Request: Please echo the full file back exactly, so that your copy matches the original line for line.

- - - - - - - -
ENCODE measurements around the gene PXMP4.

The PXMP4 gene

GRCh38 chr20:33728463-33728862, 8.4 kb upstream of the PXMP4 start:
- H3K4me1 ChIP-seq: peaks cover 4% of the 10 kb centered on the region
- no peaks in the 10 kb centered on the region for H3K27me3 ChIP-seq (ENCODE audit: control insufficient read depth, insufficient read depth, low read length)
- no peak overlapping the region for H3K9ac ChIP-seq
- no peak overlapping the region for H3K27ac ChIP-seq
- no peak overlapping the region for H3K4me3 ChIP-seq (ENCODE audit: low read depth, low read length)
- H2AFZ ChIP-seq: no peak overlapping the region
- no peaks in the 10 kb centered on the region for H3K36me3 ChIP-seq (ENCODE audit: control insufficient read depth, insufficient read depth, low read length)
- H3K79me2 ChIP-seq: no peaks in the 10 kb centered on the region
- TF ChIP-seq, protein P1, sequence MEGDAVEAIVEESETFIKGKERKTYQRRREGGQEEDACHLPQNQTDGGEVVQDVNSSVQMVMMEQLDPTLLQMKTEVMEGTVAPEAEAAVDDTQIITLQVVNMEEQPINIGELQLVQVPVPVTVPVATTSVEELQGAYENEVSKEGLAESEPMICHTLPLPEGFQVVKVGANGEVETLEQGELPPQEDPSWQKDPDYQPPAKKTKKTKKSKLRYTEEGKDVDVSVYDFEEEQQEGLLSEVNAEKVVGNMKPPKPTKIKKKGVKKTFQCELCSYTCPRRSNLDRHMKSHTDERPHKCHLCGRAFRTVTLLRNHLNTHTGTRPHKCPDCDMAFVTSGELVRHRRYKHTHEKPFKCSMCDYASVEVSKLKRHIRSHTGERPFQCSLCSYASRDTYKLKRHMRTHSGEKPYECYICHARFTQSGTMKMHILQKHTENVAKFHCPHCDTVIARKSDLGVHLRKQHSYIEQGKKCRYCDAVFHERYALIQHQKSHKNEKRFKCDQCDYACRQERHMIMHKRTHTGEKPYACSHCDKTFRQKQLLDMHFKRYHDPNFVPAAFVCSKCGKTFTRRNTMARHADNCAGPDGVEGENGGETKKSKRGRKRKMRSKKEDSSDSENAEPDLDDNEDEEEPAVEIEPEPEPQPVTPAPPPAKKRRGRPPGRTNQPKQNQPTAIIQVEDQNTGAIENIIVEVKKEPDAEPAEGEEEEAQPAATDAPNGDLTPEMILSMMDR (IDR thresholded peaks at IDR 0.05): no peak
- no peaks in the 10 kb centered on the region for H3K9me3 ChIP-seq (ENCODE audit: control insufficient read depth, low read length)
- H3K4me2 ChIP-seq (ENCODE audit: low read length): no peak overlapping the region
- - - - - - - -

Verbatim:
ENCODE measurements around the gene PXMP4.

The PXMP4 gene

GRCh38 chr20:33728463-33728862, 8.4 kb upstream of the PXMP4 start:
- H3K4me1 ChIP-seq: peaks cover 4% of the 10 kb centered on the region
- no peaks in the 10 kb centered on the region for H3K27me3 ChIP-seq (ENCODE audit: control insufficient read depth, insufficient read depth, low read length)
- no peak overlapping the region for H3K9ac ChIP-seq
- no peak overlapping the region for H3K27ac ChIP-seq
- no peak overlapping the region for H3K4me3 ChIP-seq (ENCODE audit: low read depth, low read length)
- H2AFZ ChIP-seq: no peak overlapping the region
- no peaks in the 10 kb centered on the region for H3K36me3 ChIP-seq (ENCODE audit: control insufficient read depth, insufficient read depth, low read length)
- H3K79me2 ChIP-seq: no peaks in the 10 kb centered on the region
- TF ChIP-seq, protein P1, sequence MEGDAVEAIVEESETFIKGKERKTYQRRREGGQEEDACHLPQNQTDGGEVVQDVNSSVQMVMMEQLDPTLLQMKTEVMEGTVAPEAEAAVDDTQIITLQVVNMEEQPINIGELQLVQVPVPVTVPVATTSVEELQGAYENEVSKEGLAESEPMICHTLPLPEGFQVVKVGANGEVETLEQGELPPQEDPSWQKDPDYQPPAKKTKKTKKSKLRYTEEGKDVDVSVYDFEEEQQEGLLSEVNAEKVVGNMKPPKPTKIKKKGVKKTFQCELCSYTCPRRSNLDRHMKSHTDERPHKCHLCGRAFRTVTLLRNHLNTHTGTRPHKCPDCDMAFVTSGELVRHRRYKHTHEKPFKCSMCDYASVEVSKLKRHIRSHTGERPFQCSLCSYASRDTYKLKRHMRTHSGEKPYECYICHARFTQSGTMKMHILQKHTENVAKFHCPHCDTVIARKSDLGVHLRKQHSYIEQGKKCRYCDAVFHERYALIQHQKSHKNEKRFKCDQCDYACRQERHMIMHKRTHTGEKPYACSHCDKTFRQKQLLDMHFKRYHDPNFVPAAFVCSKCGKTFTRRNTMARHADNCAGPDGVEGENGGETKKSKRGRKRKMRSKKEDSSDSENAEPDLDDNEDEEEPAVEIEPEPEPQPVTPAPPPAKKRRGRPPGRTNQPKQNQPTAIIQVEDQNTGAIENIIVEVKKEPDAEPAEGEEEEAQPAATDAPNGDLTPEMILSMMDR (IDR thresholded peaks at IDR 0.05): no peak
- no peaks in the 10 kb centered on the region for H3K9me3 ChIP-seq (ENCODE audit: control insufficient read depth, low read length)
- H3K4me2 ChIP-seq (ENCODE audit: low read length): no peak overlapping the region